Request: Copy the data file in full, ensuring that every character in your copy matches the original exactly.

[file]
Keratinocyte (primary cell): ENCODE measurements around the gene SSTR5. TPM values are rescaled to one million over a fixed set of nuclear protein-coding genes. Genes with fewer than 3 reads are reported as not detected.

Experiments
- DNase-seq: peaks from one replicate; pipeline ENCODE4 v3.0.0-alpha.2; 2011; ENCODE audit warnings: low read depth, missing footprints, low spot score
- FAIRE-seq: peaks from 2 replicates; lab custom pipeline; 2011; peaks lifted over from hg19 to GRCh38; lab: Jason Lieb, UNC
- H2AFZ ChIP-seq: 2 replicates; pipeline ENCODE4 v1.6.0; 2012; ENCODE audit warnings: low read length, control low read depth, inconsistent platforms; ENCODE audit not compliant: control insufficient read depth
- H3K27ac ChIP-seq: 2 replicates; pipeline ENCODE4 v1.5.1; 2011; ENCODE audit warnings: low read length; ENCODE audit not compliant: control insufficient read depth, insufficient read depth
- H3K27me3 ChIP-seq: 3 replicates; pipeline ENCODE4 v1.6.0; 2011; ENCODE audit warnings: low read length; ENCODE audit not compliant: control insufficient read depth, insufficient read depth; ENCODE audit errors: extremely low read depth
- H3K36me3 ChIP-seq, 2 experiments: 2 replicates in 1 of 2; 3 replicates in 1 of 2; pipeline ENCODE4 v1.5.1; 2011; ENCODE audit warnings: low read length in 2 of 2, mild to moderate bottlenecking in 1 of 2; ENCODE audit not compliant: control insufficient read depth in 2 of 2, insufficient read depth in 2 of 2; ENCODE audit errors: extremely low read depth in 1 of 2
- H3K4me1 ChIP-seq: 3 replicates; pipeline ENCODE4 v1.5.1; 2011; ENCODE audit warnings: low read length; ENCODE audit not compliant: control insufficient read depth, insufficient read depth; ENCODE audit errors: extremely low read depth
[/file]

Keratinocyte (primary cell): ENCODE measurements around the gene SSTR5. TPM values are rescaled to one million over a fixed set of nuclear protein-coding genes. Genes with fewer than 3 reads are reported as not detected.

Experiments
- DNase-seq: peaks from one replicate; pipeline ENCODE4 v3.0.0-alpha.2; 2011; ENCODE audit warnings: low read depth, missing footprints, low spot score
- FAIRE-seq: peaks from 2 replicates; lab custom pipeline; 2011; peaks lifted over from hg19 to GRCh38; lab: Jason Lieb, UNC
- H2AFZ ChIP-seq: 2 replicates; pipeline ENCODE4 v1.6.0; 2012; ENCODE audit warnings: low read length, control low read depth, inconsistent platforms; ENCODE audit not compliant: control insufficient read depth
- H3K27ac ChIP-seq: 2 replicates; pipeline ENCODE4 v1.5.1; 2011; ENCODE audit warnings: low read length; ENCODE audit not compliant: control insufficient read depth, insufficient read depth
- H3K27me3 ChIP-seq: 3 replicates; pipeline ENCODE4 v1.6.0; 2011; ENCODE audit warnings: low read length; ENCODE audit not compliant: control insufficient read depth, insufficient read depth; ENCODE audit errors: extremely low read depth
- H3K36me3 ChIP-seq, 2 experiments: 2 replicates in 1 of 2; 3 replicates in 1 of 2; pipeline ENCODE4 v1.5.1; 2011; ENCODE audit warnings: low read length in 2 of 2, mild to moderate bottlenecking in 1 of 2; ENCODE audit not compliant: control insufficient read depth in 2 of 2, insufficient read depth in 2 of 2; ENCODE audit errors: extremely low read depth in 1 of 2
- H3K4me1 ChIP-seq: 3 replicates; pipeline ENCODE4 v1.5.1; 2011; ENCODE audit warnings: low read length; ENCODE audit not compliant: control insufficient read depth, insufficient read depth; ENCODE audit errors: extremely low read depth